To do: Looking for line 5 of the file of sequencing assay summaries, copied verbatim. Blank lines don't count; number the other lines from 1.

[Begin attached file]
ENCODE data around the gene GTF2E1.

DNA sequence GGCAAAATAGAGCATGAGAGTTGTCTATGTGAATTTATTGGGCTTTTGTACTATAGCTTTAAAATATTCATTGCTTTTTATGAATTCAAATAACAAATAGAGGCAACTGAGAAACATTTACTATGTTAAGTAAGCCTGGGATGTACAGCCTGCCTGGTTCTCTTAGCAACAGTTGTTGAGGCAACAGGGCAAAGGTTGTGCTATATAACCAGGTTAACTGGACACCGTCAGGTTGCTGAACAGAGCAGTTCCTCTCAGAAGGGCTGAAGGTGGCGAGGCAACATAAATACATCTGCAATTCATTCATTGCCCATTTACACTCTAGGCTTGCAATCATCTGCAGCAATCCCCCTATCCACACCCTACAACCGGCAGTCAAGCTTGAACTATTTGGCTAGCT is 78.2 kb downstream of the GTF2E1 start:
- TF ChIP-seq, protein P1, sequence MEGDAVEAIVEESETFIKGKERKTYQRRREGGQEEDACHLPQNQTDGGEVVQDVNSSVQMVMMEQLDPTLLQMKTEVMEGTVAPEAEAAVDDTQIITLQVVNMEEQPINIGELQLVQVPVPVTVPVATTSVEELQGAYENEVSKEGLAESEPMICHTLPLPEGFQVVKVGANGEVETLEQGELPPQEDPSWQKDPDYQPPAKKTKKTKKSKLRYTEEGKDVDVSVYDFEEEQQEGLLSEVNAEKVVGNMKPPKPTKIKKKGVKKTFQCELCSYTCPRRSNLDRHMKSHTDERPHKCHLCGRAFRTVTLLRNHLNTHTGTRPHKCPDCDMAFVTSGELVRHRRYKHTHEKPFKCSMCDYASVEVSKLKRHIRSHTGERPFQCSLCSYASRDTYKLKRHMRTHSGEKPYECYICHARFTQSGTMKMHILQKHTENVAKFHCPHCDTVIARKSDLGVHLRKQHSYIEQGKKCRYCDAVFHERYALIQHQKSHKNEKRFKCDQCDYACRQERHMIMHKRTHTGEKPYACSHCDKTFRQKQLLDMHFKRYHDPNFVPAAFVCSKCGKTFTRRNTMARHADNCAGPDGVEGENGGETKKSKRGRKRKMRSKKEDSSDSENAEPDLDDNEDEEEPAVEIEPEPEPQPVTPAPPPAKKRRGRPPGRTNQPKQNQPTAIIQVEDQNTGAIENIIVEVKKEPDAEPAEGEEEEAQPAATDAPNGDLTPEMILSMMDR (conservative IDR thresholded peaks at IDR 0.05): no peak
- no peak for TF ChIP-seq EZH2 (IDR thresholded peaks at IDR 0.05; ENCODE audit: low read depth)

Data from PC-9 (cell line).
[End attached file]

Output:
Data from PC-9 (cell line).